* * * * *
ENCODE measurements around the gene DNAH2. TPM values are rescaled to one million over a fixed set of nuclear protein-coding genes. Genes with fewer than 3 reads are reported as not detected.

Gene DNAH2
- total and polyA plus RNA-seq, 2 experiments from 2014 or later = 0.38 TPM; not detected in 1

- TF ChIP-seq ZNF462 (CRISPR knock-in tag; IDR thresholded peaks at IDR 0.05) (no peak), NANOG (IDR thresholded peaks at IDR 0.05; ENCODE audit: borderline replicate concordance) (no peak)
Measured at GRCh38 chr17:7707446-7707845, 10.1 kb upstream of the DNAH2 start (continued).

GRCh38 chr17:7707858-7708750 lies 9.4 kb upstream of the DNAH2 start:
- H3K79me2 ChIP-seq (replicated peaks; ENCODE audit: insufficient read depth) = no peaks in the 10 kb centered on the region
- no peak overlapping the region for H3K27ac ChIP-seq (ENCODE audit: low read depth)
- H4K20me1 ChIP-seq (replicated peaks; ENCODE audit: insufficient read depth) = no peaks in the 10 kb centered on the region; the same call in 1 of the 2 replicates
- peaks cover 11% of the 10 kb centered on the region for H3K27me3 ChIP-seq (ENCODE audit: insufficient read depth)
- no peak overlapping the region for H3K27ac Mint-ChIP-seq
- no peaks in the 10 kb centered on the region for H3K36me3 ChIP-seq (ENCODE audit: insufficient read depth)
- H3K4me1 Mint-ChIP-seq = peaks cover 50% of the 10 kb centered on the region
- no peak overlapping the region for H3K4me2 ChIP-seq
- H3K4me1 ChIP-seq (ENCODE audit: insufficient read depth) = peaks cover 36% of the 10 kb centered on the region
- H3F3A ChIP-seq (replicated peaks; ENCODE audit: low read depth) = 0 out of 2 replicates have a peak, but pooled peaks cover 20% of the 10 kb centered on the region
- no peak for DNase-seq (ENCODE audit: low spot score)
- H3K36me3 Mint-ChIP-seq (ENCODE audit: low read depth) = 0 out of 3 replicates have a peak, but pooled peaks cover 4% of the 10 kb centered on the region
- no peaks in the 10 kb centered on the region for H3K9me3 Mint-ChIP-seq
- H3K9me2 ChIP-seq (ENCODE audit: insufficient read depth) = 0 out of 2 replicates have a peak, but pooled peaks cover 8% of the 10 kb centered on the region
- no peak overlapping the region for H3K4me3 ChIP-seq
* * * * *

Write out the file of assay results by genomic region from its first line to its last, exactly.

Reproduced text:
ENCODE measurements around the gene DNAH2. TPM values are rescaled to one million over a fixed set of nuclear protein-coding genes. Genes with fewer than 3 reads are reported as not detected.

Gene DNAH2
- total and polyA plus RNA-seq, 2 experiments from 2014 or later = 0.38 TPM; not detected in 1

- TF ChIP-seq ZNF462 (CRISPR knock-in tag; IDR thresholded peaks at IDR 0.05) (no peak), NANOG (IDR thresholded peaks at IDR 0.05; ENCODE audit: borderline replicate concordance) (no peak)
Measured at GRCh38 chr17:7707446-7707845, 10.1 kb upstream of the DNAH2 start (continued).

GRCh38 chr17:7707858-7708750 lies 9.4 kb upstream of the DNAH2 start:
- H3K79me2 ChIP-seq (replicated peaks; ENCODE audit: insufficient read depth) = no peaks in the 10 kb centered on the region
- no peak overlapping the region for H3K27ac ChIP-seq (ENCODE audit: low read depth)
- H4K20me1 ChIP-seq (replicated peaks; ENCODE audit: insufficient read depth) = no peaks in the 10 kb centered on the region; the same call in 1 of the 2 replicates
- peaks cover 11% of the 10 kb centered on the region for H3K27me3 ChIP-seq (ENCODE audit: insufficient read depth)
- no peak overlapping the region for H3K27ac Mint-ChIP-seq
- no peaks in the 10 kb centered on the region for H3K36me3 ChIP-seq (ENCODE audit: insufficient read depth)
- H3K4me1 Mint-ChIP-seq = peaks cover 50% of the 10 kb centered on the region
- no peak overlapping the region for H3K4me2 ChIP-seq
- H3K4me1 ChIP-seq (ENCODE audit: insufficient read depth) = peaks cover 36% of the 10 kb centered on the region
- H3F3A ChIP-seq (replicated peaks; ENCODE audit: low read depth) = 0 out of 2 replicates have a peak, but pooled peaks cover 20% of the 10 kb centered on the region
- no peak for DNase-seq (ENCODE audit: low spot score)
- H3K36me3 Mint-ChIP-seq (ENCODE audit: low read depth) = 0 out of 3 replicates have a peak, but pooled peaks cover 4% of the 10 kb centered on the region
- no peaks in the 10 kb centered on the region for H3K9me3 Mint-ChIP-seq
- H3K9me2 ChIP-seq (ENCODE audit: insufficient read depth) = 0 out of 2 replicates have a peak, but pooled peaks cover 8% of the 10 kb centered on the region
- no peak overlapping the region for H3K4me3 ChIP-seq